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What started as images of 2UP became images about Sendai, and the devastating effect that the Tōhoku earthquake had on the city.

Editor’s Note
By Benjamin Shapiro

We filmed this feature in Sendai, Japan, the capital city of the Miyagi Prefecture. Our cameras caught Japanese noise rockers 2UP just 13 days prior to the 9.0-magnitude earthquake and subsequent tsunami that struck Northern Japan. The damage had a catastrophic effect on Sendai. We were lucky enough to capture some sweeping shots of the Sendai Harbor, and the surrounding landscape.


In the most recent episode of Picture Perfect, photographer Donald Weber explains the difference between pictures of phenomena, and pictures about phenomena. What started as images of 2UP became images about Sendai, and the devastating effect that the Tōhoku earthquake had on the city. For further information, see Weber expound on the Great East Japan Earthquake on last week’s episode of Picture Perfect.

Japan’s love affair with noise music is many decades old. This national interest in discordance goes at least as far back as 1967, the year that seminal Japanoise avant-gardists Les Rallizes Dénudés formed. In the mid-nineties that interest mainstreamed into the massive, cross-cultural impact of Acid Mothers Temple. Contemporary Japanese rockers take cacophony in stride, and it’s from this wizened climate that Tokyo’s 2UP emerges.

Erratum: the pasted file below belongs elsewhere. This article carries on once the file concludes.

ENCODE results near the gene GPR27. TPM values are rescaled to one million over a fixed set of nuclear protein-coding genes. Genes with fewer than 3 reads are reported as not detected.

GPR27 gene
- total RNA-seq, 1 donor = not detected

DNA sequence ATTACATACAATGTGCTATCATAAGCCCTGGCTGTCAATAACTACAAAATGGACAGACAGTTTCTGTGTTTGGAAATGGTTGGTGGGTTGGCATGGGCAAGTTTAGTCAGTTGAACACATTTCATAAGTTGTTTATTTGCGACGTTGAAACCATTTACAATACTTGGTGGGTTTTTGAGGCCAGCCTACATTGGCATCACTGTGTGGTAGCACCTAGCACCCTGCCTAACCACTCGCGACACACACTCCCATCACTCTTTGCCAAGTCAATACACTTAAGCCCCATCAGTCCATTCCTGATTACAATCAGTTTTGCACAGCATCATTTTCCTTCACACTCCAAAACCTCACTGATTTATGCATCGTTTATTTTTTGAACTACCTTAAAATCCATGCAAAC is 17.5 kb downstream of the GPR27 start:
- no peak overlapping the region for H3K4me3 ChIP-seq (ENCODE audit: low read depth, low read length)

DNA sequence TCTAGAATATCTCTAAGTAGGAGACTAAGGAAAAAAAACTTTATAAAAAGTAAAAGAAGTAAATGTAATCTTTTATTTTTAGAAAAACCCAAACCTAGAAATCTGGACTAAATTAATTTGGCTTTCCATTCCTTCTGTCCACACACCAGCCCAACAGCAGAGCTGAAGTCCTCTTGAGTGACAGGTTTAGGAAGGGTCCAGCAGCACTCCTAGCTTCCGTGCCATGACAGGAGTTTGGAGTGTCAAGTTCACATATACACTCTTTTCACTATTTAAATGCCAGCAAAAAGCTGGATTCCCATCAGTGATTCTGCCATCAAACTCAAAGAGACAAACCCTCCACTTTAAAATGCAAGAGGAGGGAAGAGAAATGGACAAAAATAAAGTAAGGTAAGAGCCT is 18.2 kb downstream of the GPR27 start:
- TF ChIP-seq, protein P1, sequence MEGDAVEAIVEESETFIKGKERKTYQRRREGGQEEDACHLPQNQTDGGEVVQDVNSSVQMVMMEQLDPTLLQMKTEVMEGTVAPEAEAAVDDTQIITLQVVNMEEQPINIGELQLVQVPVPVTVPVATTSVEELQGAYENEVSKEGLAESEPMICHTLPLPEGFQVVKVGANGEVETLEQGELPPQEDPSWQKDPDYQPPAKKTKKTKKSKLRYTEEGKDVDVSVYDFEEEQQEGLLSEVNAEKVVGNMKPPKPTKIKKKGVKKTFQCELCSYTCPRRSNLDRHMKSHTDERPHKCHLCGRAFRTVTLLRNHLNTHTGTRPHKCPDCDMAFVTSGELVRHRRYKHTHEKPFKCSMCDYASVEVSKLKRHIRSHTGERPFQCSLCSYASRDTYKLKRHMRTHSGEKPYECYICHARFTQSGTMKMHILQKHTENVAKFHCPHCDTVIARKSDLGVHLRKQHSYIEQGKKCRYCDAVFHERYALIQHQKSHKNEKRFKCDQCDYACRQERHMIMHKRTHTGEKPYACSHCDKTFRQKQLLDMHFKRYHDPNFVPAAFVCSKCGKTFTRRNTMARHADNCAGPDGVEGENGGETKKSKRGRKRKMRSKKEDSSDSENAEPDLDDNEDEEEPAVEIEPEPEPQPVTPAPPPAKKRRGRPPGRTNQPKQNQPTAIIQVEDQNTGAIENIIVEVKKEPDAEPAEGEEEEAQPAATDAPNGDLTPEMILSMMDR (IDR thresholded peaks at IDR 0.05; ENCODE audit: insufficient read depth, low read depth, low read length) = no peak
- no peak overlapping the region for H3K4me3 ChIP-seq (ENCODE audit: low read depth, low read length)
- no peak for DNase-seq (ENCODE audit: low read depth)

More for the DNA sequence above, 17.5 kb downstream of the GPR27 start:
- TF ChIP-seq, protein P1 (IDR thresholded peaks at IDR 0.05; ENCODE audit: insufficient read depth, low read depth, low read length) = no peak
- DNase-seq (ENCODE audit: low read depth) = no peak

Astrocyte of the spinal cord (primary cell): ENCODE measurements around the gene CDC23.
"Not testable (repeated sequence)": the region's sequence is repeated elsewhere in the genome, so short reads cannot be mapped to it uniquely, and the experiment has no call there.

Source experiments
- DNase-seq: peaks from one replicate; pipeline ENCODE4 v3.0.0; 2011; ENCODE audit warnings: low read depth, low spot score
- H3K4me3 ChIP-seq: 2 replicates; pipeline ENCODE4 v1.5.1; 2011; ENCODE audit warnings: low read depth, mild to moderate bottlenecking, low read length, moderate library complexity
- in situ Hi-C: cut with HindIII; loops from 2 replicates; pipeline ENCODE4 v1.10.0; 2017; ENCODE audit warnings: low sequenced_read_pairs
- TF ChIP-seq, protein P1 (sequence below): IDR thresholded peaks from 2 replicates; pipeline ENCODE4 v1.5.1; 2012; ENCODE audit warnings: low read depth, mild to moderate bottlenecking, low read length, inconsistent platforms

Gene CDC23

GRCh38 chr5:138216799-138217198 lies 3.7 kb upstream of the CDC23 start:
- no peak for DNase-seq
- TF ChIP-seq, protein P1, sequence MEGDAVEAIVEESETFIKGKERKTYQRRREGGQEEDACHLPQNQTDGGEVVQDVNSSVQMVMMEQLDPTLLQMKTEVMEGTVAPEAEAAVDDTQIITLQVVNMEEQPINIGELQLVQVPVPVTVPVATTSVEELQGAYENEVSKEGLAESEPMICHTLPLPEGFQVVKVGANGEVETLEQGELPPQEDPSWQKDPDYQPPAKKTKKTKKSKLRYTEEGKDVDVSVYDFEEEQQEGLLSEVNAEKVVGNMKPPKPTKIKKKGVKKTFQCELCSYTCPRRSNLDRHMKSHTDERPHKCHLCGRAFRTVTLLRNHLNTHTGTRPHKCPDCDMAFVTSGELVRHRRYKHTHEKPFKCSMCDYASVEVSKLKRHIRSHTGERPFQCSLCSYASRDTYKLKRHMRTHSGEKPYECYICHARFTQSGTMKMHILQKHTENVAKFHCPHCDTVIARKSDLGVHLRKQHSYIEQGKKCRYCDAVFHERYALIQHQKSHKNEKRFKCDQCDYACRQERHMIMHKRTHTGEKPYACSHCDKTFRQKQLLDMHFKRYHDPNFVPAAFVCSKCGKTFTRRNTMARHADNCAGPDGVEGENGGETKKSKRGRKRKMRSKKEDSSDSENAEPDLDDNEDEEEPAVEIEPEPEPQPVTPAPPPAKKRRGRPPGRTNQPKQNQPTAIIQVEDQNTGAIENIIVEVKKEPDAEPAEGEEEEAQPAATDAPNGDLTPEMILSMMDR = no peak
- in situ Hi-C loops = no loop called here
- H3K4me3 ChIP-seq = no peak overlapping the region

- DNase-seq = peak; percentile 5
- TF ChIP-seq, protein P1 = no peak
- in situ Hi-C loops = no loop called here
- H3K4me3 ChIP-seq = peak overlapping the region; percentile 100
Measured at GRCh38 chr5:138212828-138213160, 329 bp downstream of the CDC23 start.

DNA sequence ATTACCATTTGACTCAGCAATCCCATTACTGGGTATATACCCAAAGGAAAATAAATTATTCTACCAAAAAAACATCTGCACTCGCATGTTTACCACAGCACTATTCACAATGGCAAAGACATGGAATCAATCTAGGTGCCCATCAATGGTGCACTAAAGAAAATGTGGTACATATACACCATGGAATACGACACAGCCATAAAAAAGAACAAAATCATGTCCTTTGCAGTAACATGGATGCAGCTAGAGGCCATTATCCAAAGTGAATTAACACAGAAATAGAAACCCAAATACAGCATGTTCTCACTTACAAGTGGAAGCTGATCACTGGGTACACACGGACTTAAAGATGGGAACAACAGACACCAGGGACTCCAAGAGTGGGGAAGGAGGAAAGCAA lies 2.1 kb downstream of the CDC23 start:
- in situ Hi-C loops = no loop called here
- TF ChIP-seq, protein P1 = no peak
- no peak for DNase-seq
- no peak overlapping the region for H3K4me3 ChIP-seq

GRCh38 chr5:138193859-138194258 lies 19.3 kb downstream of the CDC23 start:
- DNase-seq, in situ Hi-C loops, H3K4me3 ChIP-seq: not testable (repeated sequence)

2UP plays a blend of noise, experimental rock, and thrash that recalls the breathless attack of Osaka’s Jellyroll Rockheads. Like the Rockheads, 2UP favors super short song formats: most of their tunes clock in under two minutes, and some are under thirty seconds long. The disconnected call-and-response interplay smacks of Captain Beefheart and His Magic Band, who in turn took their inspiration from free jazz.

This Tokyo duo remains fully committed to their creative habit. Singer and guitarist Tetsunori Tawaraya currently plays with the San Diego band Dmonstrations, involves himself in the Japanese experimental art scene, paints, and creates comics. Drummer Keiichi Nakano, on the other hand, is a minor legend in the Japanese thrash scene from his days as the bassist for Total Fury.

Behind Tawaraya’s shredded, hardcore punk-style vocals and Nakano’s lunatic drumming, the curious listener can hear a sound tornado that requires remarkable skill. The songs sport fascinating structures considering the tiny parcels of time allotted. Fascinating polyrhythms emerge, making 2UP sound like a sextet, not a duo. Like an ice cream sundae topped with pretzels, M&Ms, olives, and lox, they play with exotic, crazy flavors you’d never expect to work. Sure it’s a mess. Sometimes that’s part of the idea.

-By Alex Dunbar